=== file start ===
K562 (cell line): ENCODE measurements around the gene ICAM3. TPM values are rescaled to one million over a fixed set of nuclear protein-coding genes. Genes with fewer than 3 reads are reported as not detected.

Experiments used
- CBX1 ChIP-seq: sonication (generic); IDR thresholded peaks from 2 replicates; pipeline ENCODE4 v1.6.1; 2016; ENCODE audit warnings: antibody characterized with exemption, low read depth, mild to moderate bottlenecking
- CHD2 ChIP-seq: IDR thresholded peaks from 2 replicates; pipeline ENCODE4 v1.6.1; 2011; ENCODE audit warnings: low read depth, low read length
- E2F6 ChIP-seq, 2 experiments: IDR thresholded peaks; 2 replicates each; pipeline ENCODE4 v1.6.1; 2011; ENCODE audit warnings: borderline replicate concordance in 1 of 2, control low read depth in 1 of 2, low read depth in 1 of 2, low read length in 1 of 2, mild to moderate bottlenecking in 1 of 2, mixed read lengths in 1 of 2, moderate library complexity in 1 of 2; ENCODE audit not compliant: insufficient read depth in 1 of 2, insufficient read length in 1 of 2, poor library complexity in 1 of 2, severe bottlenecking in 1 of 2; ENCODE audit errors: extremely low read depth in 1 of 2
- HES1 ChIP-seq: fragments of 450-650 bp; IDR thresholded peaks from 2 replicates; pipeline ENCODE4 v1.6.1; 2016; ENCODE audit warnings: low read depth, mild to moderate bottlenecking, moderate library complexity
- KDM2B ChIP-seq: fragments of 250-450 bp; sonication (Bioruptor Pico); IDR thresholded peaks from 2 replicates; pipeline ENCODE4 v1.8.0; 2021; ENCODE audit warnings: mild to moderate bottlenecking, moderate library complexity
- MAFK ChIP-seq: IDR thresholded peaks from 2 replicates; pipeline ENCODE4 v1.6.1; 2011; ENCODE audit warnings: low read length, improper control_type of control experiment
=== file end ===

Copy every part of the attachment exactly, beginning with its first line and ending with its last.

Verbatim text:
K562 (cell line): ENCODE measurements around the gene ICAM3. TPM values are rescaled to one million over a fixed set of nuclear protein-coding genes. Genes with fewer than 3 reads are reported as not detected.

Experiments used
- CBX1 ChIP-seq: sonication (generic); IDR thresholded peaks from 2 replicates; pipeline ENCODE4 v1.6.1; 2016; ENCODE audit warnings: antibody characterized with exemption, low read depth, mild to moderate bottlenecking
- CHD2 ChIP-seq: IDR thresholded peaks from 2 replicates; pipeline ENCODE4 v1.6.1; 2011; ENCODE audit warnings: low read depth, low read length
- E2F6 ChIP-seq, 2 experiments: IDR thresholded peaks; 2 replicates each; pipeline ENCODE4 v1.6.1; 2011; ENCODE audit warnings: borderline replicate concordance in 1 of 2, control low read depth in 1 of 2, low read depth in 1 of 2, low read length in 1 of 2, mild to moderate bottlenecking in 1 of 2, mixed read lengths in 1 of 2, moderate library complexity in 1 of 2; ENCODE audit not compliant: insufficient read depth in 1 of 2, insufficient read length in 1 of 2, poor library complexity in 1 of 2, severe bottlenecking in 1 of 2; ENCODE audit errors: extremely low read depth in 1 of 2
- HES1 ChIP-seq: fragments of 450-650 bp; IDR thresholded peaks from 2 replicates; pipeline ENCODE4 v1.6.1; 2016; ENCODE audit warnings: low read depth, mild to moderate bottlenecking, moderate library complexity
- KDM2B ChIP-seq: fragments of 250-450 bp; sonication (Bioruptor Pico); IDR thresholded peaks from 2 replicates; pipeline ENCODE4 v1.8.0; 2021; ENCODE audit warnings: mild to moderate bottlenecking, moderate library complexity
- MAFK ChIP-seq: IDR thresholded peaks from 2 replicates; pipeline ENCODE4 v1.6.1; 2011; ENCODE audit warnings: low read length, improper control_type of control experiment